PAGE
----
How long dies it take to stop thinking about alcohol
How to stop drinking

How long does it take before it gets easier after you stop drinking?

I am often asked how long it takes for the challenging period to subside when you first give up drinking and to be in a place where the thoughts of alcohol are few and far between.

When you stop drinking alcohol the first week or two can feel like a really tough challenge, you will have made a huge change to your life and will no doubt be thinking about (and possibly craving for) drink quite often, this is perfectly normal and my advice is to accept the thoughts and allow them to simply pass you by. Just observe the thoughts as if you were sat on the bank of a fast flowing river, the thoughts are the rapids in the water passing you by. All you need to do is observe them. Don’t get into the water and become swept away with the thoughts and emotions (this can lead to drowning).

I read a brilliant description of how those first days and weeks feel – it said that it is a bit like you are at the start of a really tough obstacle course, you know there is a beautiful field full of flowers on the other side ready for you to lay down on your back in the sun. But you don’t know how many obstacles are between you and the beautiful field.

So you clamber over the first massive obstacle, only to be presented with another (this one is even bigger) but you manage to make it over and guess what there is another one. You start wondering if there are hundreds of these bloody obstacles and whether it is even possible to ever make it to the end. You even notice some people giving up and returning to the start, but you keep going over more obstacles and lone-behold, there were only a handful of them to complete, you are soon at the finish and you got over them really quickly. Before you know it you are laying on your back in the beautiful field with the sun on your face. It wasn’t that hard after all, so much of it was in your mind.

When will I stop thinking about drinking?

From my own experience I found that I thought about drinking wine quite a lot during the first month (after all I had drunk a bottle or more every night for over twenty years – this was a big change). I needed to use my resolve and discipline myself not to drink and I made sure I was never in a situation where I could get caught out, I avoided pubs, drinking friends and functions as if they would kill me!

Being able to change my mindset from ‘can’t have’ a drink to ‘don’t want’ to drink really helped me, I was excited about being sober and embraced the new lifestyle. If you are white-knuckling it and feel like you are missing out by not drinking the obstacles seem even bigger and harder.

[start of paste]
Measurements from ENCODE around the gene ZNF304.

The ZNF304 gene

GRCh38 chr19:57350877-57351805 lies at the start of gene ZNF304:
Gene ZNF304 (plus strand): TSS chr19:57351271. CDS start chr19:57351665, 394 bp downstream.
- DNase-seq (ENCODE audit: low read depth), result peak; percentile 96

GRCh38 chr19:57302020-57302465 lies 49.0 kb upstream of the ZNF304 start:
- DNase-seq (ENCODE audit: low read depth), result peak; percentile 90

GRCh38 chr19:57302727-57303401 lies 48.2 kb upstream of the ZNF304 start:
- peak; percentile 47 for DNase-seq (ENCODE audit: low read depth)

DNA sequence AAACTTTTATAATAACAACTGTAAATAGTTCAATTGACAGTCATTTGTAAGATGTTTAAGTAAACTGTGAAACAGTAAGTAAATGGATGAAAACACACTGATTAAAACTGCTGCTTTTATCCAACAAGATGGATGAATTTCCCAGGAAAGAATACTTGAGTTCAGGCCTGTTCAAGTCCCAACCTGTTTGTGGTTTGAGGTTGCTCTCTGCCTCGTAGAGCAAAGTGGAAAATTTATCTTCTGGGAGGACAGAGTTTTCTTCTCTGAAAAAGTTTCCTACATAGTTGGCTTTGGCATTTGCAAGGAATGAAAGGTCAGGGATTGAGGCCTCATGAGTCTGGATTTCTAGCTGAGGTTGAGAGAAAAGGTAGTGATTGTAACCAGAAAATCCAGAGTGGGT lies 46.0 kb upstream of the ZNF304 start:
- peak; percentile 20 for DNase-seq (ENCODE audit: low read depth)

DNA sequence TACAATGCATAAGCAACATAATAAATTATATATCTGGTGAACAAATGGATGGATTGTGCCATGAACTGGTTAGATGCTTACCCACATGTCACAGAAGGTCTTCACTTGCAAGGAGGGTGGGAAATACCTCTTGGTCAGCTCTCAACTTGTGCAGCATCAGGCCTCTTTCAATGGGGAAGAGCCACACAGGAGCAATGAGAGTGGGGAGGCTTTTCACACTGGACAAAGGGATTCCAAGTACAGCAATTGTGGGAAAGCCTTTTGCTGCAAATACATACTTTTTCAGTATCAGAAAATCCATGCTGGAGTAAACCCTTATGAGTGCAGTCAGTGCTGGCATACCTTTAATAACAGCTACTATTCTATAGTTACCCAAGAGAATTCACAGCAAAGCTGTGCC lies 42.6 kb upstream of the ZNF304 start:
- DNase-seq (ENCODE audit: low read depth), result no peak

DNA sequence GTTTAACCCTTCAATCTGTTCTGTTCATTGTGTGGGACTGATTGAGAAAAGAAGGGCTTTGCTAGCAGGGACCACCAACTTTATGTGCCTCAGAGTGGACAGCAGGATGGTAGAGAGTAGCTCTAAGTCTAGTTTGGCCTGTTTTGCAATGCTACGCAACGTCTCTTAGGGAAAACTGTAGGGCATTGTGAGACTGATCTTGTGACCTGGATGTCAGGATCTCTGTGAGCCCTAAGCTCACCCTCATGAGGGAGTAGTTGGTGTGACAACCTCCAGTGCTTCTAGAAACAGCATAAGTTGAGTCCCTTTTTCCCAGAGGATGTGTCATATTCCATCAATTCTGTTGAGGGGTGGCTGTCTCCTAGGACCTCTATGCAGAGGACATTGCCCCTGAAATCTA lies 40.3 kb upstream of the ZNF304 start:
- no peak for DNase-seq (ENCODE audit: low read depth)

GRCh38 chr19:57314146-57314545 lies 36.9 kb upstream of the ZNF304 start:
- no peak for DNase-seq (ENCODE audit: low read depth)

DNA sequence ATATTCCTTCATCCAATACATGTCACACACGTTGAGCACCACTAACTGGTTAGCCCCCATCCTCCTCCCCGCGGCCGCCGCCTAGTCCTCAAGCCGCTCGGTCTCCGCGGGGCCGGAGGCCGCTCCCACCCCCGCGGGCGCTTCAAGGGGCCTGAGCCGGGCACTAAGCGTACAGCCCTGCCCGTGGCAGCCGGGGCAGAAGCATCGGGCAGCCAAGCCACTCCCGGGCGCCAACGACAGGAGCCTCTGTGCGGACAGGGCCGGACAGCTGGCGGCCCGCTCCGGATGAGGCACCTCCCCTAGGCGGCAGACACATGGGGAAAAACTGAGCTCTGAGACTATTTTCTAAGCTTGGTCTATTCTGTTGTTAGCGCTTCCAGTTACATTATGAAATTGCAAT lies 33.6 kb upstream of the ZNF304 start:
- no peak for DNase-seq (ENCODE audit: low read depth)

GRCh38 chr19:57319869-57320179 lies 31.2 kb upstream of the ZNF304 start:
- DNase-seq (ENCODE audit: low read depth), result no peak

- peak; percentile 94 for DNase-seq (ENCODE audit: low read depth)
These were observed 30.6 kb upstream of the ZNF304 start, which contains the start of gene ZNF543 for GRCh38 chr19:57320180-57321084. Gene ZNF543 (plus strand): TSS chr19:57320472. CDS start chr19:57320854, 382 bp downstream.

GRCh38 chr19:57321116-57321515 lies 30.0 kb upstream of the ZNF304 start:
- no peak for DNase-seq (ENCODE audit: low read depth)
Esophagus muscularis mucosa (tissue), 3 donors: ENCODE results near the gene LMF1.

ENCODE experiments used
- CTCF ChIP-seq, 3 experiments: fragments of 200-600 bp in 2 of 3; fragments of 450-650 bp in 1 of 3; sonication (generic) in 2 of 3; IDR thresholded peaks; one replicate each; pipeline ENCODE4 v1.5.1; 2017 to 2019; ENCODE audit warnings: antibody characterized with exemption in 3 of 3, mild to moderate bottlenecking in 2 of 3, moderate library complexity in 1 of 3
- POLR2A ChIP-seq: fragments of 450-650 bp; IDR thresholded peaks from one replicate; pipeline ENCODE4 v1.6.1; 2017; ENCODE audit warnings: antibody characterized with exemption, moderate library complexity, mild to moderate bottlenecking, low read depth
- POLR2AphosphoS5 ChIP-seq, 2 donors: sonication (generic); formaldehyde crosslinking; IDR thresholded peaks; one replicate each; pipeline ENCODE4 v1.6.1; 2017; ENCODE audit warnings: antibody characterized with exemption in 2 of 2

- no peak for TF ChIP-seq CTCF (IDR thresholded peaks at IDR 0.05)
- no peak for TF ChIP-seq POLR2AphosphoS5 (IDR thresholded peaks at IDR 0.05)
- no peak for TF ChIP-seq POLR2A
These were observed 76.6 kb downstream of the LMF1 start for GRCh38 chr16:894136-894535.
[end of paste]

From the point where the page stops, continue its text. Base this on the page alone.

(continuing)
In month two I spent periods on a pink cloud as the dopamine levels in my brain recalibrated, I couldn’t remember feeling so happy in a long time. Sadly it doesn’t stay like this forever, enjoy it while it lasts though.

These feelings of happiness were interrupted by the odd day or two where I felt really down and questioned why I had become sober, these few days were among the toughest as I felt so sad and emotional. I could easily have given up and returned to drinking. However, I had read about PAWS (make sure you are aware of this – read my blog post about it) and I knew it would pass, so I observed the feelings rather than getting swept away in the fast flowing river and let them pass, sure enough they did and I was soon back to feeling at peace and happy again.

Month three is where I noticed the biggest change, if I had to put a number on it I would say somewhere around 90-100 days is where I realised I was hardly thinking about wine, alcohol or drinking any longer. Yes, I still had the odd thought, for example if I went past an inviting looking pub I imagined sitting in there and having a long pint of beer but I knew it was just in my mind and let the thought pass and it quickly faded away.

After four months sober I can say that I probably only think about drinking once or twice a week at the very most and they are only passing thoughts. When I started out on the sober-journey I thought about wine all the time:

  • Did I have enough wine for the evening? Best get two more bottles just in case.
  • Does the guy on the supermarket checkout notice how much wine I buy?
  • How long until I can start drinking?
  • Just go to bed (to my son), so I can get stuck into this bottle of wine.
  • Can we just get work out of the way, I want to go home and drink.
  • Do the neighbours notice how many empty wine bottles are in my recycling bin.
  • I wish this hangover would clear, it will fade away when I have the first glass of wine.
  • My anxiety is all over the place today, that glass of wine will calm it all down.
  • On the school run – I wonder if I am over the drink-drive limit this early in the morning?

The list goes on and I am sure you get the point and I am thankful my mind is no longer full of thoughts like this.

However, the brilliant news is that after three to four months the truth is that you won’t be thinking like this any longer either, those thoughts about drinking subside and fade away.

Get through those first weeks and the first month by reading sober-books and ensure you have support around you (you can join the private Be Sober Facebook group for this) and you will soon find yourself on the other side of those obstacles and probably in the happiest place you have been since you were a child.

If you are reading this, well done on taking the steps towards sobriety – stay strong and stick with it.

Simon

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